Uncovering the Anonymity Cloak Uncovering the Anonymity Cloak

Uncovering the Anonymity Cloak

KELA’s Research Team

19.02.2020

Due to its anonymity, the Darknet is flooded with threat actors working together to share information, services, and knowledge required to carry out successful cyber-attacks, particularly within the cybercrime financial ecosystem.

We’ve uncovered the real identity of a threat actor dubbed SaNX – a handle that has become an infamous one among many security departments of numerous leading corporations worldwide. Here, we’ll also reveal his activities, other handles in the Darknet, and affiliations to other hacking groups.


A Creative Bypass for Account Validation

SaNX’s line of services allows fraud actors to check whether a given set of stolen credentials are valid for popular banking, e-commerce and retail mobile apps.

Post by SaNX where he advertises his service, “API allows verification of the validity of the login details for a website. As to the possible exploits of the API, it’s not my business”


While the service itself isn’t new nor novel, the direction of SaNX’s approach is interesting; he abuses possible flaws in the APIs used by mobile applications associated with the services, thus bypassing traditional security mechanisms used by companies. The capabilities supplied by these services are very useful to fraud actors and others who deal in account takeovers (ATO) for a variety of purposes.

A list of the world’s top financial organizations and mega-retailers, all targeted by SaNX. The list includes some of the major online retailers and banks across the United States, such as Walmart, Capital One, Bank of America, TD Bank, and more.



AI’s Aid in Credential Stuffing

To best understand why SaNX’s products are so lucrative, let’s quickly review a generic scenario for how threat actors perform accounts takeovers by leveraging third-party data breaches.

Fraud actors commonly attack financial institutions, retailers and other consumer-facing businesses by taking over accounts via credential stuffing. To perform such a strike, the attacker needs only three elements:

1. Targets – The cybercrime financial underground is chock-full of tutorials and walkthroughs on fraudulent cashing out of “cracked” e-commerce, retail and even gaming accounts.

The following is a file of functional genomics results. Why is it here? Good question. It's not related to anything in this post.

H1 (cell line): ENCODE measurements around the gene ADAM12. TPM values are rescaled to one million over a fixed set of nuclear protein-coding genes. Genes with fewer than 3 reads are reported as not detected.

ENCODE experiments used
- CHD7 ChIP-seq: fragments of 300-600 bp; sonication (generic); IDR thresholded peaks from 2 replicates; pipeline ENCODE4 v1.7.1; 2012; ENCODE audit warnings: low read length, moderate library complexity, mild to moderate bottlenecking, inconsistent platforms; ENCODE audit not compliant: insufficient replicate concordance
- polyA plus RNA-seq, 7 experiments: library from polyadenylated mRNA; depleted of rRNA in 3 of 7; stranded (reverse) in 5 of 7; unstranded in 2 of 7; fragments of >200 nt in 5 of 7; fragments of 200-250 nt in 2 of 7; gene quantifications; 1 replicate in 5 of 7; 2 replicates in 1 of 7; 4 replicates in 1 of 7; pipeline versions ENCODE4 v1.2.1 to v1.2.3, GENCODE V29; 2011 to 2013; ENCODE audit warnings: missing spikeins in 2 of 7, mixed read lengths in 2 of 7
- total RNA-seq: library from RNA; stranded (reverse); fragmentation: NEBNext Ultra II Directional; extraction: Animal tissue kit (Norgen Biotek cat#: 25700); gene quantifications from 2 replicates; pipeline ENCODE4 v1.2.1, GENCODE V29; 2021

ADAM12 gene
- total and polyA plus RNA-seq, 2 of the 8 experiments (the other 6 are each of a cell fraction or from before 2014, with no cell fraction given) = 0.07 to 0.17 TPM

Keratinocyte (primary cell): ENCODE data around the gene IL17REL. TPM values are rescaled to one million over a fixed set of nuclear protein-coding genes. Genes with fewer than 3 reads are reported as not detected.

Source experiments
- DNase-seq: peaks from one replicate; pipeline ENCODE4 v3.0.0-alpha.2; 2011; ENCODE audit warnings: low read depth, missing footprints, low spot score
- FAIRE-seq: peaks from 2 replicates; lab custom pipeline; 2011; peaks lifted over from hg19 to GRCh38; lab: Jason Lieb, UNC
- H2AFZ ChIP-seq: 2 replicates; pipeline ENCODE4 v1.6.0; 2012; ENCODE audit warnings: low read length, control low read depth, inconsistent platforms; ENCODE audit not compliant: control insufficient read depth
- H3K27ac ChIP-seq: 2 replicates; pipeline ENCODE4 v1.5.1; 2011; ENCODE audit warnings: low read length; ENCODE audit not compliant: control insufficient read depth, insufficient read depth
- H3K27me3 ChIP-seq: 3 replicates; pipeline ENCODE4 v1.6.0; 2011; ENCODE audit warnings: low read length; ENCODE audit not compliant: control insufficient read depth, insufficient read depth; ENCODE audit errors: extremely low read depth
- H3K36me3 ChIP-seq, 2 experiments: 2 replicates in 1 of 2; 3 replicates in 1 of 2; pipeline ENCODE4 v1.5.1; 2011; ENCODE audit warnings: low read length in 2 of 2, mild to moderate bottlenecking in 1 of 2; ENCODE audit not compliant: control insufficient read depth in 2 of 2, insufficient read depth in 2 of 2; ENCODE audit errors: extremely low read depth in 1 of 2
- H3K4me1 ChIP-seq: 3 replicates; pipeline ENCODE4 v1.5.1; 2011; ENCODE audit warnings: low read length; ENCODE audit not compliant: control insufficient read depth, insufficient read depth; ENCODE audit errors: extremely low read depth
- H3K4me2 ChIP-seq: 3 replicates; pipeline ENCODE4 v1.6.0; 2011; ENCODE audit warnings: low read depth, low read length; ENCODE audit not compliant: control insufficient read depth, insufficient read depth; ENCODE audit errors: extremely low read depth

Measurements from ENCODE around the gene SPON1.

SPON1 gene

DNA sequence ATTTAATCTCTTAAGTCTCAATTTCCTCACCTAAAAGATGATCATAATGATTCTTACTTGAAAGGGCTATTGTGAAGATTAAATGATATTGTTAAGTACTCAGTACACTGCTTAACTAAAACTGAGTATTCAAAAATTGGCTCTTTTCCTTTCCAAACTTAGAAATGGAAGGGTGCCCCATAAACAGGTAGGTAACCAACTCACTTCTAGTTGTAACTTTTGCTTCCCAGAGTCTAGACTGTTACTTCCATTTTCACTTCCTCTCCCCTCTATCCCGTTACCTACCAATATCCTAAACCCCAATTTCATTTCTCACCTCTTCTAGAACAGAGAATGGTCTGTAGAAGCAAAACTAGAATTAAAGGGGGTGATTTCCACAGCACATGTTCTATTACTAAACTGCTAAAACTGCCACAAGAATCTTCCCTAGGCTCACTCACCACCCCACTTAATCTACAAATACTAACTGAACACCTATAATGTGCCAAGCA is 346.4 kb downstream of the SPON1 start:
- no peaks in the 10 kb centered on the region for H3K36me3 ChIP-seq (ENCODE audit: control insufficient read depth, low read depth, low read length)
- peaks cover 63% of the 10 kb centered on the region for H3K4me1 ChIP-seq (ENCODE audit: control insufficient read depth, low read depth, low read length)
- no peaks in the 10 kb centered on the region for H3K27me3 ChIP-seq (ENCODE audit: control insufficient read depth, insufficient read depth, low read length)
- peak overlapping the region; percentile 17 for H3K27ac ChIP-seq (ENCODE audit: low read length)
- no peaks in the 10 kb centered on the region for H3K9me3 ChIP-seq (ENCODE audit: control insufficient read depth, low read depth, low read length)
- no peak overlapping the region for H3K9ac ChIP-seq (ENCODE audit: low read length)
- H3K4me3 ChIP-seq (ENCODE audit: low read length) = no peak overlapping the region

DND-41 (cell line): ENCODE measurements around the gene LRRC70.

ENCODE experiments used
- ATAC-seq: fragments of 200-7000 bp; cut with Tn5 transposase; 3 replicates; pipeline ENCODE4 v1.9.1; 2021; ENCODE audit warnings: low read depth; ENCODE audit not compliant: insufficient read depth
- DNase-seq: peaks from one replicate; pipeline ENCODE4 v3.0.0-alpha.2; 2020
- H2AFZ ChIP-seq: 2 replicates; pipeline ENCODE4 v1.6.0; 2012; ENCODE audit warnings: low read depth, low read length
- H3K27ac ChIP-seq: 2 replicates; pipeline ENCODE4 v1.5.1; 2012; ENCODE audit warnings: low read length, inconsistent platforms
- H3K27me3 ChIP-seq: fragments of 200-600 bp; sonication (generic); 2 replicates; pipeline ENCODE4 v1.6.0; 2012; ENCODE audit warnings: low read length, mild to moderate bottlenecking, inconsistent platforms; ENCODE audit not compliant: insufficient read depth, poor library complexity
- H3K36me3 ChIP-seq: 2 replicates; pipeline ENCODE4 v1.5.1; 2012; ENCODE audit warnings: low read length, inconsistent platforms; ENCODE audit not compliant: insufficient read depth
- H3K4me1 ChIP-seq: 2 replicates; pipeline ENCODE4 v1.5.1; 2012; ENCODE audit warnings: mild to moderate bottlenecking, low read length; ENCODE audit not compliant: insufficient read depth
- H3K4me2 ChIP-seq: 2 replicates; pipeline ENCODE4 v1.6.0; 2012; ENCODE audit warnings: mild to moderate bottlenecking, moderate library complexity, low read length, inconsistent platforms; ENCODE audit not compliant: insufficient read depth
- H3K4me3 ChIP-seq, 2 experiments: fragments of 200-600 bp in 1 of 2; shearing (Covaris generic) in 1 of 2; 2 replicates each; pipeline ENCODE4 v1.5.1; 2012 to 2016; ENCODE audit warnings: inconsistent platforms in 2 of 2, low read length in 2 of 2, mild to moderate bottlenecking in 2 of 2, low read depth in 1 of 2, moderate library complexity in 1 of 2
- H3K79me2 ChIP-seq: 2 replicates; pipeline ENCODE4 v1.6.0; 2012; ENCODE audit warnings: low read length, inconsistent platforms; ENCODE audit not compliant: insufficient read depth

2. Credentials – A known commodity in the criminal underground, as multiple vendors specialize in breaching internet-facing databases and selling their content to other criminals. This usually comprises usernames, emails and passwords that can later be re-used against popular targets.

3. Automation, however, is key in the credential stuffing process. Since attackers usually employ a spray-and-pray approach, more credentials equal a higher success rate. Tools that automate the checks of credentials against a target website are widespread in low-level carding and cracking communities. They come in a variety of flavors – from SaaS services operated by cybercriminals to simple “checkers” desktop clients – with a few tools, such as Sentry MBA, achieving well-earned notoriety and having dedicated communities in the criminal underground.


A generic, “all in one” checker offered on a cracking forum


As credential stuffing tools grew ubiquitous in the criminal underground, most organizations implemented anti-fraud mechanisms to thwart “checking” attempts from low-level tools. This is where SaNX enters the equation. Most checkers target web applications via imitating browsers, and as such are susceptible to being intercepted by fraud prevention. SaNX’s approach tackles the mobile API – thus allegedly bypassing the standard.

The general process of account takeovers. Threat actors can choose a traditional checker for credential stuffing, or alternatively go through SaNX’s services that imitate a mobile application’s API, and likely bypasses fraud prevention mechanisms.


SaNX’s services pose fraud threats to organizations’ security as they expose them to brute force or credential stuffing attacks by leveraging what appears to be a security blind spot. Even though offering relatively sophisticated services, it’s important to note that SaNX is simply another link to the chain of services offered in the cybercrime financial ecosystem; acquiring the “private APIs” isn’t a magic bullet that attackers can use against an organization. Unlike simple checkers, SaNX puts most of his effort into the API itself and not necessarily on mass scale and automation, requiring his clients to integrate the tools into a wider credential stuffing framework.


The Proof is in the Pudding